The original account analysis reviewed 93.5 million current and former customer accounts opened in an approximately four and half year time period – from May 2011 through mid-2015 – and identified approximately 2.1 million potentially unauthorized accounts. The expanded analysis reviewed more than 165 million retail banking accounts opened over a nearly eight-year period – from January 2009 through September 2016 – and identified a new total of approximately 3.5 million potentially unauthorized consumer and small business accounts. The 3.5 million potentially unauthorized accounts total is composed of the following:

  • The original time period, which included refinements to the practices and methodologies previously used by the third-party to determine potentially unauthorized accounts: 2.55 million accounts identified as potentially unauthorized; and
  • The additional periods back to January 2009 and forward to September 2016: 981,000 accounts identified as potentially unauthorized.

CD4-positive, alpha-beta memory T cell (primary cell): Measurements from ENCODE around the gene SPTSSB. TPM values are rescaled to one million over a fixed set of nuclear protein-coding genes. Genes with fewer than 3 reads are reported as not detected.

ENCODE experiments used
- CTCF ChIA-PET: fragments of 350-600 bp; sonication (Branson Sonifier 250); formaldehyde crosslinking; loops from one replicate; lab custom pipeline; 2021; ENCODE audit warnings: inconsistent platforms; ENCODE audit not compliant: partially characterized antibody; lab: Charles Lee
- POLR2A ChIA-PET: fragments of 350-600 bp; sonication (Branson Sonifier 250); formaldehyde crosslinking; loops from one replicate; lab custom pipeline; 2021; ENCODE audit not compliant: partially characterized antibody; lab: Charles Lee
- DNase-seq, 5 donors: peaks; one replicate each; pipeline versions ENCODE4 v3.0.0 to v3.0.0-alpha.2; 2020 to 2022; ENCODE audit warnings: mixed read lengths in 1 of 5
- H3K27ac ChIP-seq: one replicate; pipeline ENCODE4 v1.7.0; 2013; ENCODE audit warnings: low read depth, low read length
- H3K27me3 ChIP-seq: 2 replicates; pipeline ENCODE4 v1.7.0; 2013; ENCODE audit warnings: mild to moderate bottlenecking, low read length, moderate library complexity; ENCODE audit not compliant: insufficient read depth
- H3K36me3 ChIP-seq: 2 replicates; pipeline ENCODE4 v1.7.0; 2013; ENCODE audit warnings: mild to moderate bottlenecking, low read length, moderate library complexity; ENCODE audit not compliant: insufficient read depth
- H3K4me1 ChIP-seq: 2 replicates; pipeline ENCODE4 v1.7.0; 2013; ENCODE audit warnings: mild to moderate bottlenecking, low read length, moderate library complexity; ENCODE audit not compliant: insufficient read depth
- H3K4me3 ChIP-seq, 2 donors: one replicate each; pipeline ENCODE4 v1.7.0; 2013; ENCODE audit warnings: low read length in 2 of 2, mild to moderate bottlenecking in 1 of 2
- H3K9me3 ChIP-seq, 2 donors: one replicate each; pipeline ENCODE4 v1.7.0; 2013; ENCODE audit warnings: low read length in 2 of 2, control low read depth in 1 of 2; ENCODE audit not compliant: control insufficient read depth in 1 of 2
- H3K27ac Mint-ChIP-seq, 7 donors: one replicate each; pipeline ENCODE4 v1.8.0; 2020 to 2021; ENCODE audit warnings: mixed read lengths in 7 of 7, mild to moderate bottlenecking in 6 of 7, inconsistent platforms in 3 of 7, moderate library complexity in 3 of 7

In connection with these 3.5 million potentially unauthorized accounts, approximately 190,000 accounts incurred fees and charges, up from 130,000 previously identified accounts that incurred fees and charges, and Wells Fargo will provide a total of $2.8 million in additional refunds and credits on top of the $3.3 million previously refunded as a result of the original account review.

Online Bill Pay Review

In addition, the expanded analysis included a review of online bill pay services, as required by the Sept. 8, 2016, consent orders. During the almost eight-year review period, the analysis identified approximately 528,000 potentially unauthorized online bill pay enrollments and Wells Fargo will refund $910,000 to customers who incurred fees or charges. The analysis identified, as potentially unauthorized, accounts with only one minimal payment and no further use of the service. Some customers may have made an authorized introductory payment and then elected not to use the service. Therefore, the analysis did not definitively identify whether an enrollment was authorized by a customer or not, and properly authorized enrollments are likely part of this total. Wells Fargo will issue refunds for all enrollments the review identified as potentially unauthorized.